Let’s go into 2019 on a positive note about the health of the industry from this March 2018 article.
The U.S. chocolate market is expected exceed $20 billion by 2025, according to research by United Kingdom-based firm IndexBox.
The research firm noted the market reached $17.6 billion in 2016, up $819 million — or 5 percent — from 2015. This figure reflects total revenue of producers and importers and excludes logistics costs, retail marketing costs and retailers’ margins. Overall, the U.S. chocolate market grew on average by 4.1 percent each year between 2008 and 2016.
Chocolate and confectionery consumption in the United States is expected to continue its upward trend, supported by population growth and rising purchasing power, along with increasing demand for premium chocolate and confectionery items. Furthermore, greater interest in healthy lifestyles continues to drive consumption of sugar-free, organic and dark chocolate.
However, an increase in production costs, which consequently led to a surge in consumer prices, and changes in consumer preferences toward products with lower sugar content are key factors constraining market performance.
As a whole, the market is projected to grow by 1.8 percent each year between 2016 to 2025, putting the expected market value at $20.7 billion by 2025.
December 19, 2018 – In effort to preserve and propagate fine flavor cacao, some of which are rare, wild and ancient types, the Heirloom Cacao Preservation Fund (HCP) has built nurseries, set up experimental farm plots and trained local farmers in cultivation techniques at three Heirloom designee sites.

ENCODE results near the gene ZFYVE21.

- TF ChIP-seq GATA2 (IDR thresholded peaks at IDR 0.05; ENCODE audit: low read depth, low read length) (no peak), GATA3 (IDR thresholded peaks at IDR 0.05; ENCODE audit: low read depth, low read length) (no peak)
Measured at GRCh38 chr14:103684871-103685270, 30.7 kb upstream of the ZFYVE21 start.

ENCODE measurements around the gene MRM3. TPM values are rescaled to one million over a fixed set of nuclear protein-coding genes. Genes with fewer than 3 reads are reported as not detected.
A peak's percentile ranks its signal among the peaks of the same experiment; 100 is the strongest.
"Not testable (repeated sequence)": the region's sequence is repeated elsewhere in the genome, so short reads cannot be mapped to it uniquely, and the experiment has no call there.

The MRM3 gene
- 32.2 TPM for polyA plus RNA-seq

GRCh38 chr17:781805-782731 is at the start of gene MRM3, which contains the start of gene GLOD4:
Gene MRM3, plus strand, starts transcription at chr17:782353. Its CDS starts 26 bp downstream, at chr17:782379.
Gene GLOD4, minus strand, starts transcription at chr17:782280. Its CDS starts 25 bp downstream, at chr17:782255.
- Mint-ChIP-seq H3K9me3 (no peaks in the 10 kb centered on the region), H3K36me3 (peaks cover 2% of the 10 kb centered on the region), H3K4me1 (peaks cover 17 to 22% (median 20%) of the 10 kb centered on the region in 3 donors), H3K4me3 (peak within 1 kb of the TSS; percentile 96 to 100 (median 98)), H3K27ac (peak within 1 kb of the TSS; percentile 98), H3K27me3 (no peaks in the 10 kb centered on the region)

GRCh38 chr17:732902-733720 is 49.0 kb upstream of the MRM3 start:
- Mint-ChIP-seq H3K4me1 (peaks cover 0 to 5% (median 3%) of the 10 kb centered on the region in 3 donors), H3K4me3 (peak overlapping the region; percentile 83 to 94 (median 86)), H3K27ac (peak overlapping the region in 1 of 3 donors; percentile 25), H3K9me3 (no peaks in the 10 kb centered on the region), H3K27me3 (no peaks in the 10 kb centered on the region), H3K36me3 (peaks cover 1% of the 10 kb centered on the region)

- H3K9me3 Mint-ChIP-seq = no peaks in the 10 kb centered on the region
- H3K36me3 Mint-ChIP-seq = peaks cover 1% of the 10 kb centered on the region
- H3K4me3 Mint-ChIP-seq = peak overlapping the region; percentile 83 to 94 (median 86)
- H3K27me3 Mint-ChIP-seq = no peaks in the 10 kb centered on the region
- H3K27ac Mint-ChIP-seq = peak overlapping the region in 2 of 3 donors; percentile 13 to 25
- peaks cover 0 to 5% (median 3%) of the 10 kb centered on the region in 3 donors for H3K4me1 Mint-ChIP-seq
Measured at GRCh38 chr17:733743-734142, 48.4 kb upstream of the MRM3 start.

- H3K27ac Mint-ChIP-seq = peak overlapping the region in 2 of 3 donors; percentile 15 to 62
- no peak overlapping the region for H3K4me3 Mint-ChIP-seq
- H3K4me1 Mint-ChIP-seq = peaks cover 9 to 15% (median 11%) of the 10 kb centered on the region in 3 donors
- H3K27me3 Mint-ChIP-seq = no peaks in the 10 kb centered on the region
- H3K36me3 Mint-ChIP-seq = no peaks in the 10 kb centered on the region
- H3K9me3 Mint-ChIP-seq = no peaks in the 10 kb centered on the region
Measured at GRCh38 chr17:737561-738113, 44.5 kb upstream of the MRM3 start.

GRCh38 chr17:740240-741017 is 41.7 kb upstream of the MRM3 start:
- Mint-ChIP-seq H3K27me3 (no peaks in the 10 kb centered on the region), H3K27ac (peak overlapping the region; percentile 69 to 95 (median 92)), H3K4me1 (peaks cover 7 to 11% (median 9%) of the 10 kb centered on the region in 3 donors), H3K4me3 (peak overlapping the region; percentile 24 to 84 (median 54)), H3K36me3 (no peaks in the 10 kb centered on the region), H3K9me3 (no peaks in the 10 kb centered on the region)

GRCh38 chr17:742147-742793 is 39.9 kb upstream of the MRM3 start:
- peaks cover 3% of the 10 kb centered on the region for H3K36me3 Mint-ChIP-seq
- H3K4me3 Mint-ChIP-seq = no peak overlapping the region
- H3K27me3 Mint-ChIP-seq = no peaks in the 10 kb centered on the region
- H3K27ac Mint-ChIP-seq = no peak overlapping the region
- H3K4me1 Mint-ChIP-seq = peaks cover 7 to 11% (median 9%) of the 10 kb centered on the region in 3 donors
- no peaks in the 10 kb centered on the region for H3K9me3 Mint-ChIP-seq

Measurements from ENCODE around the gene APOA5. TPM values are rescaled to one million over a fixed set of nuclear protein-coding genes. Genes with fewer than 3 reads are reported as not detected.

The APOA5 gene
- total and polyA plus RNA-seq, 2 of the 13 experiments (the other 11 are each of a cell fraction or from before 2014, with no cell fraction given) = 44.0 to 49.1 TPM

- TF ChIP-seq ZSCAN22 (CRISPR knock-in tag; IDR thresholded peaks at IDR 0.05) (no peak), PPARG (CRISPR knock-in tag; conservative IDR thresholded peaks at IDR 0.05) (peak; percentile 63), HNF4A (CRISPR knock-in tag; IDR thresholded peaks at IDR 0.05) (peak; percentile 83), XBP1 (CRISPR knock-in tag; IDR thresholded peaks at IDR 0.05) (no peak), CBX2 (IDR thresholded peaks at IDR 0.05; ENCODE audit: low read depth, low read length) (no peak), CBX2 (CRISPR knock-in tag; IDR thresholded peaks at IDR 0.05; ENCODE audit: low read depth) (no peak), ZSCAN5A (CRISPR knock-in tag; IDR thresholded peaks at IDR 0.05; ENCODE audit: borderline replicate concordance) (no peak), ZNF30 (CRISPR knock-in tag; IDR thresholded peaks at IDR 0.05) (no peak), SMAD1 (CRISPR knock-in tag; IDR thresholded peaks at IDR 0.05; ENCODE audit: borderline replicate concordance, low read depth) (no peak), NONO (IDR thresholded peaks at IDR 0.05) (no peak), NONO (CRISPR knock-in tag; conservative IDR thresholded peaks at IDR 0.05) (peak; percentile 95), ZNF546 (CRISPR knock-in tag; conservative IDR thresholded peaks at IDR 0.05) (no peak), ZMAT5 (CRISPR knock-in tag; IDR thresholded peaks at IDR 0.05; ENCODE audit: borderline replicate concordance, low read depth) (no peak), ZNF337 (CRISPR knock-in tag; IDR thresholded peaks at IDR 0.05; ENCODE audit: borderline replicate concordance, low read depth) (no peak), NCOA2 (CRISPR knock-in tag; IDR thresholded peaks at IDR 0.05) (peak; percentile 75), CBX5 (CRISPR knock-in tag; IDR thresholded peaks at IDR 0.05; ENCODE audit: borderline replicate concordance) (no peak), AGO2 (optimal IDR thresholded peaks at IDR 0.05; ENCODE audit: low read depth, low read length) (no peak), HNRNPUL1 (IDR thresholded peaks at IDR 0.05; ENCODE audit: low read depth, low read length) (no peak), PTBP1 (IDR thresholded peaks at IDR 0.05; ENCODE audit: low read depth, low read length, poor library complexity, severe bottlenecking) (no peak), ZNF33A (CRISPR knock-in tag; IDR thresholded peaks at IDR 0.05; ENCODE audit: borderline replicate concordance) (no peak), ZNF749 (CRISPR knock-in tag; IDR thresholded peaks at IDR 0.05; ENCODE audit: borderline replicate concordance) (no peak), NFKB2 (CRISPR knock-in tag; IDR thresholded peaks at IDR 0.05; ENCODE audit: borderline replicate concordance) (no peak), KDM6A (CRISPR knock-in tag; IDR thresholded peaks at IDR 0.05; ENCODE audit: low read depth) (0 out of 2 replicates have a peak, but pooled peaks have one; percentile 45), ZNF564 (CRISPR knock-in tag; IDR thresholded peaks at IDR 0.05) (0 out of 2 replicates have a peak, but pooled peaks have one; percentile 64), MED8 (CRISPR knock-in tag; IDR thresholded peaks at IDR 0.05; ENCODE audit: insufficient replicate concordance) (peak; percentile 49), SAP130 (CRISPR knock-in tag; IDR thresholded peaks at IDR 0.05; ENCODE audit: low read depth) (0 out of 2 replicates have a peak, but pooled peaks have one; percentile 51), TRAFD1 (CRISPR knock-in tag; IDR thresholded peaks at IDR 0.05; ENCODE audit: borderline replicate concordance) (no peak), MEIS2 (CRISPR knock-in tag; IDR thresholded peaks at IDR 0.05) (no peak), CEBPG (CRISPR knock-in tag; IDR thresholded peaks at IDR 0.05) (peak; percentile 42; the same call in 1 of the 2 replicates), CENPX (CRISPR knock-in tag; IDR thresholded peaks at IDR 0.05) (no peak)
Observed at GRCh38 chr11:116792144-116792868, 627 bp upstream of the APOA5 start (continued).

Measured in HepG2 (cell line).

The best tasting chocolate in the world starts with the finest cacao. But fine flavor cacao is poised for extinction. The chocolate industry in general is focused on chocolate as a commodity and supports programs that replenish cacao orchards with cacao tress bred to produce high yields and are disease resistant – not bad attributes at all – but flavor has never been a consideration. We are fighting to change that one farm at a time.
If we don’t protect cacao biodiversity, a world of boring chocolate that all tastes the same will eventually dominate. Remember what happened to tomatoes and strawberries? Concern for high yield took over consideration of flavor, and now we are left with mostly bland tasting tomatoes and strawberries in our super markets.
Don’t let that happen to chocolate! Buy chocolate the tastes really good even if it costs more. See the fine chocolate makers and chocolatiers using Heirloom cacao. https://hcpcacao.org/buy-heirloom-chocolate/
”It is through the efforts of those who love fine chocolate and the determination of farm families to protect the cacao from which it is made, that has resulted in this remarkable progress.” Dan Pearson, HCP President
About the new HCP Nursery Projects
This work has been conducted as a part of an 18-month grant awarded to HCP by the Lesley Family Foundation, operating from December 2017 to June 2019. A year into their projects, the three participating Heirloom designees have successfully conducted training and laid the foundation for the preservation of fine flavor cacao in the Latin America region.
To read the full mid-term report on the specific progress that has been made by the three Heirloom designees, please email Anne Zaczek email@example.com for a copy.